pátek 23. května 2014

Home Farm as Way to Freedom and Middle Finger to Minister of Finance

First of all I am sorry for the sensationalist title but I could not come up with anything better to make you click. You won't regret.

Still you may come to a conclusion that there is something about the food industry and today model of food production is nothing else but magnified debt slavery.

The production chain can be visualized as a food's journey from primary ingredient through various transformation to your table.  It can be seen in the picture below depicting the transformation of sunflower seed.

At the beginning the farmer buys seeds that represent his entry costs. Grown sunflower is then sold for more which creates additional value of the product and subsequently his profit. Another company buys grown sunflowers – their entry costs include the additional value and all entry costs of the first farmer. Pressing and packaging creates another additional value for the second company. The product is then sent further the production cycle with all the costs that were accumulated in the previous transformations.

This process can be explained using an economical theory known as comparative advantage. In the past eras everybody was creating everything by himself until somebody figured that one person is better at one thing while the other can do other thing better. That led to the creation of exchange trade which allowed people to create values faster and effectively while enriching all the participants. This information is really valuable. We should not forget that we do our jobs because of this exchange trade.

We offer our services in exchange for money that are later exchanged for products and other services. Do not forget that this exchange is done primarily for a certain effect. We are supposed to generate bigger value than the value we will gain by personal production. If you monitor all the affairs with cheated food you probably ask yourself whether the value you get correspond with the price. After all we pay much more than we should and it is not fault of the distribution's margins only.

How come that we buy overpriced garbage instead of the best quality food for minimum prices? The long production cycle is at fault as it accumulates “toxic” costs (this term I define as cost that is payed for by consumer although it does not bear any value to him). Take for an example the hamburger in the picture below. I present only 5 transformations between the primary ingredient and final consumption to simplify. The reality is in fact way more terrifying. For example the production of a tractor begins tens of transformations earlier before it can even plough a field.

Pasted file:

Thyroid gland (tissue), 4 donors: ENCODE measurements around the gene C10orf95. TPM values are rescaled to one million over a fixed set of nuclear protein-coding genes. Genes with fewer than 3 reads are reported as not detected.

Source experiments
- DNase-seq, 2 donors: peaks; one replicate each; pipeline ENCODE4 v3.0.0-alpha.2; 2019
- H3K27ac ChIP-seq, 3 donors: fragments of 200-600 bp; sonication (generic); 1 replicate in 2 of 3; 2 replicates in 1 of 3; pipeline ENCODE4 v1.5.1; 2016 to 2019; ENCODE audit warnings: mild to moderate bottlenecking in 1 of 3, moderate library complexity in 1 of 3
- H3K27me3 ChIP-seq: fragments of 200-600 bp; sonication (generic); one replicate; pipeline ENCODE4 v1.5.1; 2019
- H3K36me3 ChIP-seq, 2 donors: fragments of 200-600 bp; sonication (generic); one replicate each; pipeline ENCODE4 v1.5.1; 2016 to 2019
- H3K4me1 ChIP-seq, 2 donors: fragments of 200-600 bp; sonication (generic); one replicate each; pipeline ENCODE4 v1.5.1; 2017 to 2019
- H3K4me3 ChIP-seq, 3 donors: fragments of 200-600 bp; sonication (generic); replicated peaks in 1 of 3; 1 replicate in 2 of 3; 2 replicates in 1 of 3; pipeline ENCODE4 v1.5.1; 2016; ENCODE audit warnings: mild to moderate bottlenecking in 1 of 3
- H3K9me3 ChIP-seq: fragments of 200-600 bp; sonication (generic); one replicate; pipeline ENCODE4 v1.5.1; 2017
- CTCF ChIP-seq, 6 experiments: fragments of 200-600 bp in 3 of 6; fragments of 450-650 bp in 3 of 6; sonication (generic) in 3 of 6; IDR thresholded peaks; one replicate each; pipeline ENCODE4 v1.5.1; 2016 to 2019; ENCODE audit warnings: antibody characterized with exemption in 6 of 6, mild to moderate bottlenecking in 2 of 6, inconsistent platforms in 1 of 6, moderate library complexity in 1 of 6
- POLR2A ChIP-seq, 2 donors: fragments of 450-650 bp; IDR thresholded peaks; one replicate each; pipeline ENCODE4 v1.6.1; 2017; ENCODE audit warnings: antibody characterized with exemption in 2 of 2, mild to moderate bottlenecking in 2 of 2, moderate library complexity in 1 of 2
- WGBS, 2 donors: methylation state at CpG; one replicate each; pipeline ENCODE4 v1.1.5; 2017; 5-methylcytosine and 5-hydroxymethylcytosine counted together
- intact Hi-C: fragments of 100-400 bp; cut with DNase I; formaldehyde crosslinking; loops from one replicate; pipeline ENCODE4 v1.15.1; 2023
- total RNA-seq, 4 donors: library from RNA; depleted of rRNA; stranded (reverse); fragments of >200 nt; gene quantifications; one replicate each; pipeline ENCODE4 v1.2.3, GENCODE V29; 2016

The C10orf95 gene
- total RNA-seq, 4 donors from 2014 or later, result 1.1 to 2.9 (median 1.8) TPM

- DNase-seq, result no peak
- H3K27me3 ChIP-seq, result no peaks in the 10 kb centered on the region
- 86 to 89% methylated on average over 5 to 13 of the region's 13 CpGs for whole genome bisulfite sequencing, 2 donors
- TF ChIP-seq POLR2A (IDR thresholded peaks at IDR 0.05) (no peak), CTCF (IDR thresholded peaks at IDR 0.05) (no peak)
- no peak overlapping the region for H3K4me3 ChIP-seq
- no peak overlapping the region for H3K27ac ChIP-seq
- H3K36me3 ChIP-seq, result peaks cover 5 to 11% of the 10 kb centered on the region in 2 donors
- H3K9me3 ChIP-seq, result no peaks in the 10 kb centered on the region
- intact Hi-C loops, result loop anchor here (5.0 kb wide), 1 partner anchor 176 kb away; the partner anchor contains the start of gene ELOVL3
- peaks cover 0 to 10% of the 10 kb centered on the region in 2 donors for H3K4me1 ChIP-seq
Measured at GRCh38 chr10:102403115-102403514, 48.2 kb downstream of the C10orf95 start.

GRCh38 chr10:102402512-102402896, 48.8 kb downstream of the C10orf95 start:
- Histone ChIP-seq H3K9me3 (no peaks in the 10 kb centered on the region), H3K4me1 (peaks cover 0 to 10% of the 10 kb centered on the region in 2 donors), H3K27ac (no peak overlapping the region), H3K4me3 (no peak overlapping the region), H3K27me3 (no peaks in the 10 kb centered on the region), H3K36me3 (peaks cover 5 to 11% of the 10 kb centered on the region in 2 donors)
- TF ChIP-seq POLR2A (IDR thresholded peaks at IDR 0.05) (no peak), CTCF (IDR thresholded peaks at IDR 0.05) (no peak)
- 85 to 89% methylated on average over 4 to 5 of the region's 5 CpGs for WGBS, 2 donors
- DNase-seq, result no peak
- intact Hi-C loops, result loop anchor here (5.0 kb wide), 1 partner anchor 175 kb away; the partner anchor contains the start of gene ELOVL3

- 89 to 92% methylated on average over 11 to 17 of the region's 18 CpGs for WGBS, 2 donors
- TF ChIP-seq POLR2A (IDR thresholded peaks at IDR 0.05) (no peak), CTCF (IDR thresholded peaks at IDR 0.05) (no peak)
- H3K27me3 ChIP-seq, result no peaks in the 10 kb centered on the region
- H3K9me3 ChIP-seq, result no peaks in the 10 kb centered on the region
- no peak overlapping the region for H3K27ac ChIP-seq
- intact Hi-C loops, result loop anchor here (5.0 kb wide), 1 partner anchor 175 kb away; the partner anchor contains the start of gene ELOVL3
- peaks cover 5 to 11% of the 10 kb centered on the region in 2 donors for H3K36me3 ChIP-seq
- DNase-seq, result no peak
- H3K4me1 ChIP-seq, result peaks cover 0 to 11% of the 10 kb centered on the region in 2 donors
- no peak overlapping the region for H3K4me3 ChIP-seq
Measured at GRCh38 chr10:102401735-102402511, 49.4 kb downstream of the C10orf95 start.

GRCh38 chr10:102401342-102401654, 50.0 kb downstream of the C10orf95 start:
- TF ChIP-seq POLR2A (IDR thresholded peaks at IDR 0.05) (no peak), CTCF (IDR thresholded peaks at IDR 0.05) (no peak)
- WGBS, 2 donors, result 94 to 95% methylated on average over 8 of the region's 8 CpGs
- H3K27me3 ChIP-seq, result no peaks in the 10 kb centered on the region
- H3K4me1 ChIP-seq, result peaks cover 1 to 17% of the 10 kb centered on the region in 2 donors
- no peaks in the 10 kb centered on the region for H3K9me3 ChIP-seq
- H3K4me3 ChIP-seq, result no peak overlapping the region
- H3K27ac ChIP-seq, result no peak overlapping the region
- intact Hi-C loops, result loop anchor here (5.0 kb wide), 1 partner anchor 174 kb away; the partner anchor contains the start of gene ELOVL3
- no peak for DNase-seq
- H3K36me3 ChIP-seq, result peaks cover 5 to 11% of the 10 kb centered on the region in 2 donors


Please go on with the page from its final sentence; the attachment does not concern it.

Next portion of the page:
The tractor itself is an excellent example of the effective exchange. The agriculturist owns a tractor and can plough a hectare faster than you would repot a plant. This makes an obvious decision who should work in the office and who should plough. Where is that scary part? Lets assume for a moment that all the subjects of the chain are in the business on debt which is the reality of today – they have built factory using a loan, they have leased the tractor or a company car. The problem lies in this way of acquisition. Banks do not lend money for nothing, they are entitled to a fee.

The entry cost at every point of the transformation than does contain the additional value plus the “toxic” costs in form of the bank's interest. Every following piece of that chain is obliged to pay for the toxic cost and finally there you are at the end of that chain.

 The very same situation stands for the state's fees. Every part of the chain pays taxes that must be funded from the generated value. Therefore the tax burden is accumulated throughout the whole production chain towards your wallet (same way as the bank's interests). Although the only thing you see is the VAT 21%, the reality becomes more terrifying the longer the chain is plus the 21%. 

The Czech republic's rarity is that one man collects taxes, additional value of the production chain and subsidies for the agriculture, all of that because of electing Andrej Babiš. The subsidies are about 35 billions CZK per year while Agrofert gets approximately 10 % every year. A 4 member household pays 12 000 CZK a year in taxes from food which covers the subsidies for the agriculture. There is only one way out – shorten the process between you and the place of origin of food. Shorten it to the minimum and ideally squeeze it into your garden.

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